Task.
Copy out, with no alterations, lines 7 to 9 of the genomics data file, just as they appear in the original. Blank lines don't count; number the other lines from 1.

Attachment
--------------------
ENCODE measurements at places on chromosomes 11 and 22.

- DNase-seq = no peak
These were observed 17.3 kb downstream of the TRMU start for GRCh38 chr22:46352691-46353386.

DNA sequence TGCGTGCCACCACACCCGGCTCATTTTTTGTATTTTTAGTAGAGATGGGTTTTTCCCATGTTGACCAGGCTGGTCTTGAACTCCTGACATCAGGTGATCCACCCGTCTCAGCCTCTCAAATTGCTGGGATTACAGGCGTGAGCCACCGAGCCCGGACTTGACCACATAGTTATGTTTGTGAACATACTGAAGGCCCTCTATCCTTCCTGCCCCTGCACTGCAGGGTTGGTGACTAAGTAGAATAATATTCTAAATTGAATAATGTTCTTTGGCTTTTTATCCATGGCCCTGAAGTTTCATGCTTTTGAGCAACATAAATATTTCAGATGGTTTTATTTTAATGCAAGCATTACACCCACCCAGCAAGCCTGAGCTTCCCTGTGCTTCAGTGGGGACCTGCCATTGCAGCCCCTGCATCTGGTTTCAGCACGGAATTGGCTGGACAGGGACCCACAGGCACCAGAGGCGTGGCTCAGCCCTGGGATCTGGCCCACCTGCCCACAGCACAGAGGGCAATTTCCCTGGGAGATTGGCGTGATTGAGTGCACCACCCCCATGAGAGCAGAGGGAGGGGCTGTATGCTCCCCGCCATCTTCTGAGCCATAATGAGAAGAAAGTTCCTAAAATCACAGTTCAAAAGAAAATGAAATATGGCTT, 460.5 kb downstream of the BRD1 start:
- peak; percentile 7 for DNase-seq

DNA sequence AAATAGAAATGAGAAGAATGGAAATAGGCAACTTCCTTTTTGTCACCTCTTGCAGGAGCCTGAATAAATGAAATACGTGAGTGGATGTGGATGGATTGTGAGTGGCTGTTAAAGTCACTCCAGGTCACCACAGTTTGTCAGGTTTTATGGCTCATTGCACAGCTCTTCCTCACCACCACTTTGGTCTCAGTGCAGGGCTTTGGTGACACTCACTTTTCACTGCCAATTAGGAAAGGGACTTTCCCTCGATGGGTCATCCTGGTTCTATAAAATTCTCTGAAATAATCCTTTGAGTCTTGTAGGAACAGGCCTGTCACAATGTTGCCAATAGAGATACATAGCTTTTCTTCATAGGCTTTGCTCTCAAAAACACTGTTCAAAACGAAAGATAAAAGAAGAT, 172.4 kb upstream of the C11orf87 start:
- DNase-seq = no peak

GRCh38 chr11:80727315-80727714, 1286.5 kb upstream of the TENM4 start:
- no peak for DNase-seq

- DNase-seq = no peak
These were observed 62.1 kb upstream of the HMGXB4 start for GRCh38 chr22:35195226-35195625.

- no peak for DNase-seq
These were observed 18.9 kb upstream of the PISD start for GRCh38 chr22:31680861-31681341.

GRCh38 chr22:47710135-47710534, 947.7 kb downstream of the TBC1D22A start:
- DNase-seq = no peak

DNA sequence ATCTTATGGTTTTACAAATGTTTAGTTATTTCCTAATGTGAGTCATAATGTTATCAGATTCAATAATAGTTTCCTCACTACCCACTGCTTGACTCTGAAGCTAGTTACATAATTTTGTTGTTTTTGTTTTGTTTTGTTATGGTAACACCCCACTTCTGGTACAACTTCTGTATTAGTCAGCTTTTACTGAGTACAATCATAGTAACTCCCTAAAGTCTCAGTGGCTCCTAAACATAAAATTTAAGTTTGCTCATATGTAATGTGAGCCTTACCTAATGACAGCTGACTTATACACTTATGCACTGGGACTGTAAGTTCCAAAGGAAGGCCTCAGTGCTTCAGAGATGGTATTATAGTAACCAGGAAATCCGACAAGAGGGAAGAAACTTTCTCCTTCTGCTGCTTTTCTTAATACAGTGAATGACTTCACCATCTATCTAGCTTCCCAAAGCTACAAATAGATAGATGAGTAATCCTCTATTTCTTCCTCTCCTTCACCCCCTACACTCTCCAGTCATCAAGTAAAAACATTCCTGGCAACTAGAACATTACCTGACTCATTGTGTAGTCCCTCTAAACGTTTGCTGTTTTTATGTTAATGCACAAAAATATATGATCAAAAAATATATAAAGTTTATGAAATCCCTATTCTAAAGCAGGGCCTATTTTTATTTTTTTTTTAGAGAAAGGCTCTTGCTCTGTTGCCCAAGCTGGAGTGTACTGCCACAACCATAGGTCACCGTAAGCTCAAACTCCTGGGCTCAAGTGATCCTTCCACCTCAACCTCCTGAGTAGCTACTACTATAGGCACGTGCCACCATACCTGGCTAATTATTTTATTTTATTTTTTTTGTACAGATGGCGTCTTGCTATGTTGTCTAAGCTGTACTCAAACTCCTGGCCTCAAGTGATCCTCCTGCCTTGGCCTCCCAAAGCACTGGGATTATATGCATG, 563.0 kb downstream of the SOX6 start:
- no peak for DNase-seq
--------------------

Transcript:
- DNase-seq = no peak

GRCh38 chr11:80727315-80727714, 1286.5 kb upstream of the TENM4 start:
- no peak for DNase-seq